The main focus of this Christmas break has been consolidating my collection of (mainly scratch built) 15mm terrain for my WW1 Sinai, Palestine and Mesopotamia gaming with TFL's If the Lord Spares Us ruleset. Rules errata and list of scenarios here.

Here is a selection of the pieces I have created so far:

1. Entrenchments and wire
I have created stands of a simple wire entanglement (see below) using copper wire coiled around a rod, glued to a base and with tooth pick uprights. A dozen of these probably took no more than an hour from start to finish - I'm happy with the overall result from that fairly minimal effort.
Barbed wire entanglements were constructed using cold copper wire (some 1.5mm electrical wire stripped of its plastic insulation).
I am planning on using a felt base mat with a combination of hex-terrain underneath the mat to create different elevations and simple multi-layer hills made of cork. Trenches will be represented using Battlefield Accessories' Hasty Entrenchments as seen in this previous post. While it would be great to have trenches dug into terrain boards, I prefer the flexibility of this arrangement.
Battlefield Accessories 'Hasty Entrenchments' - 12 per pack with each piece individual.
My reading so far suggests that strongpoints and redoubts used by the Ottoman forces in the campaign were largely limited fairly thinly wired trench systems. Bunkers were rarely used with cement being a rare resource in the desert. It's hard to discuss such defensive positions without briefly recalling Tank Redoubt - the shell of a destroyed Mark 1 tank used by the Ottoman troops as a strong point at the Second Battle of Gaza (19 April 1917) – maybe an Irregular Miniatures Mk 1 could be used for this!

Incidentally, I found an interesting (to me, at least) newspaper article about the Imperial Camel Corps (with mention of Tank Redoubt) at Second Gaza here: http://trove.nla.gov.au/ndp/del/article/92736094


2. Buildings



I have created a series of adobe buildings for villages and oasis buildings. I have used Matakishi's building technique using 6mm floor tile cork for the base structure.

This time I've experimented with improving the texturing of the outside by using a layer of Woodland Scenics plaster cloth over the cork. I find the resulting finish worth the extra effort.
I've then painted the dry plaster cloth with Vallejo Iraqui Sand, followed by a wash of dark brown and a dry brush of off white to pick up the highlights. The result, in my opinion is a very passable building that is cheap, easy to make.

3. Wadi
The dictionary definition for wadi is:

  • the bed or valley of a stream in regions of southwestern Asia and northern Africa that is usually dry except during the rainy season and that often forms an oasis :  gully, wash
  • a shallow usually sharply defined depression in a desert region


While some wadi that were encountered during the desert campaigns of 1915-18 were obviously of the larger type – deep ravines and valleys cut by a seasonal riverbed, these are tricky to easily represent on the tabletop.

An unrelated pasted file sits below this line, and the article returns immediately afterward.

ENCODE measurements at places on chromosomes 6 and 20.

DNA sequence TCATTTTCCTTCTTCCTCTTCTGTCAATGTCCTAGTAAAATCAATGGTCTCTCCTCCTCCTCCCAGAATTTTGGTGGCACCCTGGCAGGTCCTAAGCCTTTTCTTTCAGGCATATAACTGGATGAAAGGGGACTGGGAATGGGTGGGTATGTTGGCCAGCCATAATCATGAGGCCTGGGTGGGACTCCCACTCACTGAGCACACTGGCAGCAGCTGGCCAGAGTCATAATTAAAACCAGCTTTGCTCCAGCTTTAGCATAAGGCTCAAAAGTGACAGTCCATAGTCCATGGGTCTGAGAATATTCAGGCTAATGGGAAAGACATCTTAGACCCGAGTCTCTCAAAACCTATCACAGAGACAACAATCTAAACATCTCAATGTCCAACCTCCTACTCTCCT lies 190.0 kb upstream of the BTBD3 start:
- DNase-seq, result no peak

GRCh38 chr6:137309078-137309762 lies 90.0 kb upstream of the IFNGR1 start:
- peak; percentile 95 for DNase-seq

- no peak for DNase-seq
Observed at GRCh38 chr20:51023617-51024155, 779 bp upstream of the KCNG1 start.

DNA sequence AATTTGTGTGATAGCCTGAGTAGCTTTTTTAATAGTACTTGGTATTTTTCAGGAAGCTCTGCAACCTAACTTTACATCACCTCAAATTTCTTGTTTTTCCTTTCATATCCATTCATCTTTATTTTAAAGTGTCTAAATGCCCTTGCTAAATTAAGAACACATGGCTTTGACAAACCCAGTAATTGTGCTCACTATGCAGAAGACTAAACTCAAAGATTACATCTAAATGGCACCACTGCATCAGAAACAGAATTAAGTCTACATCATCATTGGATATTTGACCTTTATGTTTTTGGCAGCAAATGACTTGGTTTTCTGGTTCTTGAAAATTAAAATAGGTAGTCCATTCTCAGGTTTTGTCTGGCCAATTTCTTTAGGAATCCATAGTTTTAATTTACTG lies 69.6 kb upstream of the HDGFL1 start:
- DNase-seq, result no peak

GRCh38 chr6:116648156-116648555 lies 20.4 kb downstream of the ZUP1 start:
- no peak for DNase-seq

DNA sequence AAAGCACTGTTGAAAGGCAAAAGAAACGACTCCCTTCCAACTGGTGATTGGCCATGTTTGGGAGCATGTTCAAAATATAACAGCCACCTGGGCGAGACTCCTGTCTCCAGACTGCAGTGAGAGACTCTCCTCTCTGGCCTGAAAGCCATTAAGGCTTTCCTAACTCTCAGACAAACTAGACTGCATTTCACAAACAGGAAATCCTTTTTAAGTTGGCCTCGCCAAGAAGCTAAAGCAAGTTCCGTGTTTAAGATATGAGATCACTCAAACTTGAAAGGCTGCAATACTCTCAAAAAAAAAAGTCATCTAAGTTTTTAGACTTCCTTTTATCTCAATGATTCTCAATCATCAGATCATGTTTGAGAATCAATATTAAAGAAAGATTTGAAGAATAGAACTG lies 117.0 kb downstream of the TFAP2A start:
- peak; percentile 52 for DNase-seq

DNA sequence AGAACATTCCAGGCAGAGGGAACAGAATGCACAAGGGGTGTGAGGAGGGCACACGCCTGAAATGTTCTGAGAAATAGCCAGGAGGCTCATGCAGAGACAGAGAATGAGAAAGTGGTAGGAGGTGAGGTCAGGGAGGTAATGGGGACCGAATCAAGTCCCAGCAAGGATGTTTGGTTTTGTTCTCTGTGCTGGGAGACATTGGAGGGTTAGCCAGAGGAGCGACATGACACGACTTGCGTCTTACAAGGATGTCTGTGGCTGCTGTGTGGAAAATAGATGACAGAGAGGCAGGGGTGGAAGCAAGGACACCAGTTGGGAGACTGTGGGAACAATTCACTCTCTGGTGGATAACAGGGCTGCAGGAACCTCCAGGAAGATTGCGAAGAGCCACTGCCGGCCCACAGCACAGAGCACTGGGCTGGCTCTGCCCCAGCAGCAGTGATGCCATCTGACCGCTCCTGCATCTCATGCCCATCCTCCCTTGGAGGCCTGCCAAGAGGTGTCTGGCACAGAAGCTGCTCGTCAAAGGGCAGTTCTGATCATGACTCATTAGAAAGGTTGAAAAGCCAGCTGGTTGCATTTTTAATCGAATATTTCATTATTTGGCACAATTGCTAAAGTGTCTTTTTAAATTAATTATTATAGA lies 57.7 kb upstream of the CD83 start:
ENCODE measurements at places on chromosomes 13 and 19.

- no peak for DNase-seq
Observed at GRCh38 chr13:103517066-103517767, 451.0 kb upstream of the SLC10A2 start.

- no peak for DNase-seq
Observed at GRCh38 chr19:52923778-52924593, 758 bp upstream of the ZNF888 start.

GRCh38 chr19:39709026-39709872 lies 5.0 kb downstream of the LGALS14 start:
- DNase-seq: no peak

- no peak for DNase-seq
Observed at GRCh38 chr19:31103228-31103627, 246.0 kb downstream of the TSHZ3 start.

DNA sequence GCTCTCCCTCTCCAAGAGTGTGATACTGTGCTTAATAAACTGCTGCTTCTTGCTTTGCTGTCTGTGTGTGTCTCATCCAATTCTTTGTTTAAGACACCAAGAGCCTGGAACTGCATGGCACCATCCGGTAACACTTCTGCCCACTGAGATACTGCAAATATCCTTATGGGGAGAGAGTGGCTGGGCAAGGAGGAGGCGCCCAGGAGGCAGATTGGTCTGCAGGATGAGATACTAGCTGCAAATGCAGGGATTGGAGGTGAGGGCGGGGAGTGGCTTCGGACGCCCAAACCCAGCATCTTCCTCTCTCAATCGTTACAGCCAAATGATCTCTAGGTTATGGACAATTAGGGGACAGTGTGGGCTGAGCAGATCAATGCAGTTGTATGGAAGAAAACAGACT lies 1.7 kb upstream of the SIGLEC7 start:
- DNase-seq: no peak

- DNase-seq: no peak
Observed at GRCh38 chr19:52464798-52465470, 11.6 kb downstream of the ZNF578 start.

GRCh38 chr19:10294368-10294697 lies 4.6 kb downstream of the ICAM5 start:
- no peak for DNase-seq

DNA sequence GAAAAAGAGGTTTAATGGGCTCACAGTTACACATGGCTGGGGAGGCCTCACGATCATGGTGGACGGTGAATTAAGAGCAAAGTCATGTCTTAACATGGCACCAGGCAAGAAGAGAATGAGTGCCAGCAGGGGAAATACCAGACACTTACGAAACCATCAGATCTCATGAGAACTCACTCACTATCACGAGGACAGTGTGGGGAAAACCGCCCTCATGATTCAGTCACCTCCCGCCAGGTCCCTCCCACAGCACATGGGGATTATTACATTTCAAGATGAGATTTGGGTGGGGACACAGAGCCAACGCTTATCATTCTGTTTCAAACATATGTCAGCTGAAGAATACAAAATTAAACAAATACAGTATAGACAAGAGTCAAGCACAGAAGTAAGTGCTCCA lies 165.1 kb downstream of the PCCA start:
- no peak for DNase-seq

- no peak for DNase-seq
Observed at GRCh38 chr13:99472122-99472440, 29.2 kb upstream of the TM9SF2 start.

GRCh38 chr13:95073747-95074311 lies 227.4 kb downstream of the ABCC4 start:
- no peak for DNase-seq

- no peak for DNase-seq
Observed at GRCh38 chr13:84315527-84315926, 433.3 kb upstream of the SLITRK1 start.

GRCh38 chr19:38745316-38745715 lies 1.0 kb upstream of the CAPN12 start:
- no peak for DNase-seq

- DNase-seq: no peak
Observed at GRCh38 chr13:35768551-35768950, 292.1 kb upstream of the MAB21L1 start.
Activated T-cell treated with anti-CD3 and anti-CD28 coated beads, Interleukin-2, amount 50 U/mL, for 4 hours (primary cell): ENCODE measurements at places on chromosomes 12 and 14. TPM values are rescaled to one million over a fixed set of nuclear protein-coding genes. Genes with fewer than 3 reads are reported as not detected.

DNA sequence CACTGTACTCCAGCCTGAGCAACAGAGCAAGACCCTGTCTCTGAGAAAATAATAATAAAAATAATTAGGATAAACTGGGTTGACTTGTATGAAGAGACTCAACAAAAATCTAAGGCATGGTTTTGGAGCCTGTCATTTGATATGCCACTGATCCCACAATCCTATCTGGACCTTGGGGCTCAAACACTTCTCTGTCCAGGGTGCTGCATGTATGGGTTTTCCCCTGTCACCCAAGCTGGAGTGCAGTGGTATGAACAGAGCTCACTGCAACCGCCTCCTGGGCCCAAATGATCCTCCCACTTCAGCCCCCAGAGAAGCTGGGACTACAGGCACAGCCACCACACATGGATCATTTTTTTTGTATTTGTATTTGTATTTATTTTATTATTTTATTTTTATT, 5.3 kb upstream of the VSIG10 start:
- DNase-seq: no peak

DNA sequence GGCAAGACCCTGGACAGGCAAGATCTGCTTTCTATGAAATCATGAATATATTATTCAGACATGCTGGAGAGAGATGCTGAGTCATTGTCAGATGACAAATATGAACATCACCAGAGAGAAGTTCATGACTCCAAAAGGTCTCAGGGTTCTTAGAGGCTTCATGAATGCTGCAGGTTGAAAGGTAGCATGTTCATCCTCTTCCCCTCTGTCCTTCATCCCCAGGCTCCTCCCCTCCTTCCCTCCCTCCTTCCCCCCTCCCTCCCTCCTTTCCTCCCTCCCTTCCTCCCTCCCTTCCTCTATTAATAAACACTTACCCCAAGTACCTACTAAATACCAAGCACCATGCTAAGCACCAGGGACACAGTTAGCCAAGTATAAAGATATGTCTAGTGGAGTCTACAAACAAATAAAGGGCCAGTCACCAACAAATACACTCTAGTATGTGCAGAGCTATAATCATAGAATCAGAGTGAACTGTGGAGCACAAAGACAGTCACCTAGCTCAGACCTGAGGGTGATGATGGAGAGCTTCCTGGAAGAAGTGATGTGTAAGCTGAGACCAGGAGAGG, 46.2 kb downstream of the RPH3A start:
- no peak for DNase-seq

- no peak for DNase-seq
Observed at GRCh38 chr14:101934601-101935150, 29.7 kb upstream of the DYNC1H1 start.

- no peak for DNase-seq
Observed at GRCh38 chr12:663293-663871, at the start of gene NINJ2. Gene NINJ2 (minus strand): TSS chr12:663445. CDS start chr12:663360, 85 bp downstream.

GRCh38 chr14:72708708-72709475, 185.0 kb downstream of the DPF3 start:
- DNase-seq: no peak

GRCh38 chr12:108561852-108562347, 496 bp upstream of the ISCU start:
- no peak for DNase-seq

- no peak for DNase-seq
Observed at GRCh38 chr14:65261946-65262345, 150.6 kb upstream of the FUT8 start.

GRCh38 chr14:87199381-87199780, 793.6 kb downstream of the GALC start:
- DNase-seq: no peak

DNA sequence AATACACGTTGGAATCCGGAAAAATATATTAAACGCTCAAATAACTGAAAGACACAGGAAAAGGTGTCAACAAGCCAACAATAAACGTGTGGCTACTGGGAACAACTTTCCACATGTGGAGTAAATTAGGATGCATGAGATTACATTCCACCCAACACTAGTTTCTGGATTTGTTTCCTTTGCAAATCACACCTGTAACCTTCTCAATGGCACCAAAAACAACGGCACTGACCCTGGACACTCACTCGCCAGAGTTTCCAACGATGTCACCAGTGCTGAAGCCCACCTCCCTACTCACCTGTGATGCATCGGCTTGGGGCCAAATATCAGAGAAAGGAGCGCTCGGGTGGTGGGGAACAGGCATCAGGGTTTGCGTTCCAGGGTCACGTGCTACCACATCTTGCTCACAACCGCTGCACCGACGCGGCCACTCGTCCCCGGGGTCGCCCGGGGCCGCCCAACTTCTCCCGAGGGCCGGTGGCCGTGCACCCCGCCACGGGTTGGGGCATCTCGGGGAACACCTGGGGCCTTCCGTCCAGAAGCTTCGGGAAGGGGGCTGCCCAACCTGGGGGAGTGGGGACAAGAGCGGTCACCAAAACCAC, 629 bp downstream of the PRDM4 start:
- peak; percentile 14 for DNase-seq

Margin of Wady Ghuzze at Shellal, Palestine, Australian War Memorial
Source: https://www.awm.gov.au/collection/J00461/
To represent the smaller wadi that were common during this campaign, I have adopted a fairly simple dry river bed made up of textured canvas (from an old terrain mat I cut up) with gravel lining the edges. I scattered a little flock over this and gave it a solid spray with matt varnish.
Simple wadi terrain
4. Oasis
The oasis and desert wells were locations of strategic importance during this campaign – obviously, due to the limited water supplies carried by the troops. Ion Idriess, in his memoir of his time in Gallipoli, Sinai and Palestine with the 5th Australian Light Horse (The Desert Column), provides many accounts of riding considerable distances to engage the Ottoman forces with only a canteen of water to last a day or more – often shared with their horses! The accounts of infantry mad with thirst is horrible to contemplate.
The groundwork for the oasis was built up using acrylic brown mastic over a textured polystyrene sheet with gravel, flocking and some small stones around the edge. I added some dry grass tufts for a bit of character. The water is just painted at present.

This project has finally provided a use for a pack of 100 plastic palm trees purchased from a supplier on Ebay (for only a few dollars). They could do with a paint job, but don't look too bad.

5. Hills
I've opted for a simple hills made up of layers of flocked and painted 6mm cork tile in the style of those pioneered by Major General Tremorden Rederring's Colonial-era Wargames website - sadly no longer being maintained. I formed the shapes by breaking the cork sheet by hand, giving a rough edge that paints up well as exposed rock and overcomes the issue of getting miniatures to stand up on slopes.

I will also use the wooden hex terrain which I have used for Great War Spearhead II – see this previous post.

6. Terrain mat
This is still a work in progress. I'm planning on using a felt mat from a local (Melbourne, Australia) supplier of felt: http://www.jjdavies.com.au/decorative-felts

JJ Davies can provide felt in widths of up to 180cm and will cut to order. I'll provide a review once I have purchased it. I will probably use colour # 311 or 318 and may use a few patches of spray paint on it to give some variation. More to follow on this.

That's about it for now. The next step is to get to work on the mounted troops (Australian Light Horse, Imperial Camel Corps and Ottoman cavalry), artillery and some irregular Arab infantry. And, maybe some gaming! Ha ha.

Thanks for dropping by – I hope the festive season has been good to you and thanks for your support in 2015.